Camelot UK has confirmed that it will proceed to launch a High Court appeal against the UK Gambling Commission’s (UKGC) decision to appoint bid competitor Allwyn UK as the preferred applicant for the fourth National Lottery licence.
The High Court appeal was confirmed by Chief Executive Nigel Railton who seeks answers as to why Camelot’s bid was rejected as it had recorded the highest scorecard results during the competition’s evaluation phase of incumbents.
As the 30-year operator of the National Lottery, Camelot’ stated that the Commission’s decision required independent oversight as to how it garnered its final decision.
“We are launching a legal challenge today in our capacity as an applicant for the Fourth Licence because we firmly believe that the Gambling Commission has got this decision badly wrong. When we received the result, we were shocked by aspects of the decision.” – read Railton’s statement
“Despite lengthy correspondence, the Commission has failed to provide a satisfactory response. We are therefore left with no choice but to ask the court to establish what happened.”
UKGC has maintained that the competition was a ‘fair, open and robust’ process, with Allwyn coming out on top due to its commitment to good causes and the growth of the National Lottery.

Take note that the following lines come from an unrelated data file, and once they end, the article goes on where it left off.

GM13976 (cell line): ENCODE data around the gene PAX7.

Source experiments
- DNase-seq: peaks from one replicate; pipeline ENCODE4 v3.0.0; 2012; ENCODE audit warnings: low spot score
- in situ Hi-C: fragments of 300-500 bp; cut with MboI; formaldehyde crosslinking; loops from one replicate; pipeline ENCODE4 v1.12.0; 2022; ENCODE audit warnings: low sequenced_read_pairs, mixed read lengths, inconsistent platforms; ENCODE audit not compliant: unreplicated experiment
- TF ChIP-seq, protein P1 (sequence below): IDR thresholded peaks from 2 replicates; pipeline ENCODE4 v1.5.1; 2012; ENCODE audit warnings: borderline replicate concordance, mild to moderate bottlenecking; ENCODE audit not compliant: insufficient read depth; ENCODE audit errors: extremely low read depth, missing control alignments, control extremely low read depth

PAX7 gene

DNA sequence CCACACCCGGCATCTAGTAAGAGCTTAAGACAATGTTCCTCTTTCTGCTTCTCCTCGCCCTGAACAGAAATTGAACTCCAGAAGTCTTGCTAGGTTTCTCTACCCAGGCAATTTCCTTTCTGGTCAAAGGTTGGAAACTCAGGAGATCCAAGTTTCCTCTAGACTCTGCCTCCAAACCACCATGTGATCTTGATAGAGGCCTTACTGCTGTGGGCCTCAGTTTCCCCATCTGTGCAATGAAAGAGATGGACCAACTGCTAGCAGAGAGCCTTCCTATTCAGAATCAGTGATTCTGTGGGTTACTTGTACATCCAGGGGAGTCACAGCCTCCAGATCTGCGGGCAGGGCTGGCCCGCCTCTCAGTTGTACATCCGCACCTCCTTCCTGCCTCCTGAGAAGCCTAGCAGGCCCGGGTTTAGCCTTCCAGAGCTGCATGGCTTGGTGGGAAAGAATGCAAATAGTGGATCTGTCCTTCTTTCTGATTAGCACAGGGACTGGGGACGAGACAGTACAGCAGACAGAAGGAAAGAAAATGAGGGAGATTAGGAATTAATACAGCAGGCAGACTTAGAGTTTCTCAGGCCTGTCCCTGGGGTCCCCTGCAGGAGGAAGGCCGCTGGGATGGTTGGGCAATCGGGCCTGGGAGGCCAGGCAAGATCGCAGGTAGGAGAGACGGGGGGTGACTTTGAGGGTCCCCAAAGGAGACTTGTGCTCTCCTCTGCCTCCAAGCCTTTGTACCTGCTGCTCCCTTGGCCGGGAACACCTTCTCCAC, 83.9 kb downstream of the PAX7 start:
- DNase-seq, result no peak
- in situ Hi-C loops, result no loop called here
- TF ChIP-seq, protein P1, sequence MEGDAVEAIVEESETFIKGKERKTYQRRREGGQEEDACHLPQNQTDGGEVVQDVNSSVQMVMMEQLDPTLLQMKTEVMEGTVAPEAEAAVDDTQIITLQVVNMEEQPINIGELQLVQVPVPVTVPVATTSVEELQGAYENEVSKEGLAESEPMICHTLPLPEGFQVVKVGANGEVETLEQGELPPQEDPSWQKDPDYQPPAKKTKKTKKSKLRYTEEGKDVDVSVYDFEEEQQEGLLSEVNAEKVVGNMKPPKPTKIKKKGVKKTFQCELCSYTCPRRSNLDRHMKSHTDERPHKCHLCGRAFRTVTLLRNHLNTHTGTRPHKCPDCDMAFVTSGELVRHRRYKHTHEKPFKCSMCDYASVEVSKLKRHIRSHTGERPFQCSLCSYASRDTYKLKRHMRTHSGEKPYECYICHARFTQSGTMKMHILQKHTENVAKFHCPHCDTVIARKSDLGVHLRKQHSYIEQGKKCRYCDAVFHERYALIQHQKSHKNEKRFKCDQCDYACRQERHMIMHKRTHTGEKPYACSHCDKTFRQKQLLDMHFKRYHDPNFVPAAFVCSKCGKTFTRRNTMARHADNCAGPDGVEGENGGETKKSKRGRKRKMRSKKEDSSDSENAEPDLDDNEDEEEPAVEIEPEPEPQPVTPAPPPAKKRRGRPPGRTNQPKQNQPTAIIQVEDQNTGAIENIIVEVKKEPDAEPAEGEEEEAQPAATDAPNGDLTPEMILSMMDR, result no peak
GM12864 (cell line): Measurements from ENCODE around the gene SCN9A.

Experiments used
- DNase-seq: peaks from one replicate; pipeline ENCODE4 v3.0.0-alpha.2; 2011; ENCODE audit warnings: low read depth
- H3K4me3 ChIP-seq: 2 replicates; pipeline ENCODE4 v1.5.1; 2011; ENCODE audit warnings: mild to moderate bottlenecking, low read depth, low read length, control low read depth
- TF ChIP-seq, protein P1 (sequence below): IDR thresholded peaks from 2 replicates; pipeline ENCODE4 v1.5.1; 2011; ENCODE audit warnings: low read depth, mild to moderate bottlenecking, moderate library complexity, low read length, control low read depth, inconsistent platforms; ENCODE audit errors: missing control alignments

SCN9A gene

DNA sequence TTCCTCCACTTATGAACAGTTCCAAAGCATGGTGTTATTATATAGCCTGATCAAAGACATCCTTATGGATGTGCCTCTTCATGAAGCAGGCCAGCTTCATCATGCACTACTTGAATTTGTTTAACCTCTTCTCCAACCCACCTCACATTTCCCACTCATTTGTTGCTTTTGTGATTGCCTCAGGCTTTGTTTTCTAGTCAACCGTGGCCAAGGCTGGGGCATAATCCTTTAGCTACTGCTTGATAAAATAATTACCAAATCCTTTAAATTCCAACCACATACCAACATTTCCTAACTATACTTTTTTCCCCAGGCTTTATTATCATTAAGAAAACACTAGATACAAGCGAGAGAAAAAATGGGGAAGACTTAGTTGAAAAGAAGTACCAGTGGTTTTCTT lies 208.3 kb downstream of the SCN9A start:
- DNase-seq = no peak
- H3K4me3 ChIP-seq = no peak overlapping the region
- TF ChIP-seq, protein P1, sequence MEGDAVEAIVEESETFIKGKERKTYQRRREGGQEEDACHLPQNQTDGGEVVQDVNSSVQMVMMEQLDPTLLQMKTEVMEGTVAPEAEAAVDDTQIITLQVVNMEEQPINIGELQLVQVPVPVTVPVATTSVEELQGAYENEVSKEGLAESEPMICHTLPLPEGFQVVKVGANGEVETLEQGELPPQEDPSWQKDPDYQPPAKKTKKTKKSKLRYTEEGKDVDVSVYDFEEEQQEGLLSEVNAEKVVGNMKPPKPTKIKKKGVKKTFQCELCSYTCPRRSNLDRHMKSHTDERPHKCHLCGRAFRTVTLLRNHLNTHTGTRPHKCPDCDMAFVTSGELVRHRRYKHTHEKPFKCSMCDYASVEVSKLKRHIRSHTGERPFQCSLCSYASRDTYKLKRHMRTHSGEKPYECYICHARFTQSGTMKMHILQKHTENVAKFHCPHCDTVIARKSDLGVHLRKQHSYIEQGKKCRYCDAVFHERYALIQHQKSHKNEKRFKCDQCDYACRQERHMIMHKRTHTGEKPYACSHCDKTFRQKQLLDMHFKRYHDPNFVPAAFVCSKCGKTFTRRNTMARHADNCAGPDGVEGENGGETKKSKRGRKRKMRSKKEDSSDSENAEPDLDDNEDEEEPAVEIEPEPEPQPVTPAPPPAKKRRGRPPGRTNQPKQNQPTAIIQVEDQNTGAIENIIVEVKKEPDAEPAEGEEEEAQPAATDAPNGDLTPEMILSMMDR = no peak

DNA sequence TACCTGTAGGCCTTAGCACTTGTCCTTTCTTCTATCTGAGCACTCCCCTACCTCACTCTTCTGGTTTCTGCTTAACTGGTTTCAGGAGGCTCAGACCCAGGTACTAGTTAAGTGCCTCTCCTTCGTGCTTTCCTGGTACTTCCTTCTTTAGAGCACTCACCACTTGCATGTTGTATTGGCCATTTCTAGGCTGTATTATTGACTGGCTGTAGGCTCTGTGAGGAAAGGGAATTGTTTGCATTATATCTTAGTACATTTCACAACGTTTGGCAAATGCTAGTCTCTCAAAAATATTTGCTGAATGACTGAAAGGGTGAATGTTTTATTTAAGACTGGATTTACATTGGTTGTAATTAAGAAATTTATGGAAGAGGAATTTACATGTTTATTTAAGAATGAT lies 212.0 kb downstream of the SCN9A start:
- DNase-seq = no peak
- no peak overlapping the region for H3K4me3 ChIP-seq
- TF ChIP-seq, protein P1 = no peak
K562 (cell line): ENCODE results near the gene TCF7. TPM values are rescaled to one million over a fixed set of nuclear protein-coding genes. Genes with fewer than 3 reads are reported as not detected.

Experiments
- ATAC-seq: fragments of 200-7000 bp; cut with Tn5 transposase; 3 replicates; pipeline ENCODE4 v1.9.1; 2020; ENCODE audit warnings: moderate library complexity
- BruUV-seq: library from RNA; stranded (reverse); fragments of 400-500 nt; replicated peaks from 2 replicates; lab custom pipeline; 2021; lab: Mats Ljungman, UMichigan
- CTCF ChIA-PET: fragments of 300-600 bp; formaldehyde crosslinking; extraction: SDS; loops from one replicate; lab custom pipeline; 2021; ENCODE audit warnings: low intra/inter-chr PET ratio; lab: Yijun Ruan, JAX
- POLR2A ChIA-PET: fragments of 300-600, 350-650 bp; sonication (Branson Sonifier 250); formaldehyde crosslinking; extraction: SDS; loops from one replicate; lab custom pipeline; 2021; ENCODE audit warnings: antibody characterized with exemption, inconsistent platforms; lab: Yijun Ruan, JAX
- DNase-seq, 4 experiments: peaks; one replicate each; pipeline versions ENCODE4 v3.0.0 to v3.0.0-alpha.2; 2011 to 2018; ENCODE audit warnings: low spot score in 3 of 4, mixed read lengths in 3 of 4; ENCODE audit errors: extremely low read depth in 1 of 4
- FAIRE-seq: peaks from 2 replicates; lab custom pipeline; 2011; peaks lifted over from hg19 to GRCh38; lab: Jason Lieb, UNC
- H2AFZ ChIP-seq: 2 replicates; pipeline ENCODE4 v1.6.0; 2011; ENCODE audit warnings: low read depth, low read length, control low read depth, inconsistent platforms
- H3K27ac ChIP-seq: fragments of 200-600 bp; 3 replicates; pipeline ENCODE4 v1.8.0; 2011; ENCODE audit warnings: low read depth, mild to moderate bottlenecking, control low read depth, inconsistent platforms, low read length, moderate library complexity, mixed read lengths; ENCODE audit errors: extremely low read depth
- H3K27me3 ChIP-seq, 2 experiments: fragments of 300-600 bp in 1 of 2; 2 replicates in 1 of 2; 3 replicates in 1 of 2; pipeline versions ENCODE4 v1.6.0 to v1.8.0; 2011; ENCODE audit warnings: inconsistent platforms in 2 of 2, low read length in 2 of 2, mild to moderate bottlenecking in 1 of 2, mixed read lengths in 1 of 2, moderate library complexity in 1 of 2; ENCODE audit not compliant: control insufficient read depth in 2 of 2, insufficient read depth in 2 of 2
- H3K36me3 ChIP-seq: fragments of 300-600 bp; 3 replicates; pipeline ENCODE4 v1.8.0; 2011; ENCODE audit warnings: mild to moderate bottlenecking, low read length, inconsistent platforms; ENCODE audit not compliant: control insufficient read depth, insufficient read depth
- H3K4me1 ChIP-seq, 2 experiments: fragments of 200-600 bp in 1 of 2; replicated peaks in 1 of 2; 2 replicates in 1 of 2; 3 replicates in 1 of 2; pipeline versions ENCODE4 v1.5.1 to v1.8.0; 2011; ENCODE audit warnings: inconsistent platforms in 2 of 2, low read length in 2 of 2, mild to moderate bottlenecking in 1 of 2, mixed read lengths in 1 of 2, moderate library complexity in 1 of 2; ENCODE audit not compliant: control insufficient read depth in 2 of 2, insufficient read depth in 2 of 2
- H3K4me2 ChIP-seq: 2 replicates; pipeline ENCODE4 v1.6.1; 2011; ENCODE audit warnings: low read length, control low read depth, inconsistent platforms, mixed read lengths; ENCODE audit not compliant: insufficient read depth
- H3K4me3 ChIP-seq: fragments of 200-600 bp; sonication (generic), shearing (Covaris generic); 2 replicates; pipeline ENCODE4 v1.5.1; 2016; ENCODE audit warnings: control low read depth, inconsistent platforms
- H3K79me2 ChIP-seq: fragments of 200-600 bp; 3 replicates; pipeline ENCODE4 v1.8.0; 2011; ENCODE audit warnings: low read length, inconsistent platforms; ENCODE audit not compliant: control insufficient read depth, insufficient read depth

However, as reported earlier this week, Camelot alleged that the Commission ‘changed the rules’ after it reportedly finished first in a scoring system assessing the bids.
According to reports, the UKGC originally placed a 15% risk factor into the assessment of the bids, however, according to Camelot, it was removed from the process.
Allwyn has pledged £38bn to good causes over the 10-year contract, whilst Camelot has only raised £45bn since the National Lottery’s inception in 1994, raising concerns over the validity of the preferred applicant’s claims.
Railton also noted the importance of ‘independent scrutiny’ of the UKGC decision, with it potentially having a devastating impact on Camelot’s 1000+ staff.
He added: “Irrespective of Camelot’s dual roles as current operator and applicant for the next National Lottery licence, the competition is one of the largest UK government-sponsored procurements and the process deserves independent scrutiny.
“Separately, more than 1,000 Camelot employees work tirelessly to successfully operate The National Lottery under the current licence and, at the very least, they are owed a proper explanation.”
Announcing Allwyn’s preferred applicant status, UKGC detailed that a 22-month handover period would lead to Allwyn taking control of the National Lottery in February 2024.
However, it is as of yet unclear what the impact of the legal challenge will have on the timeline and the outcome of the competition.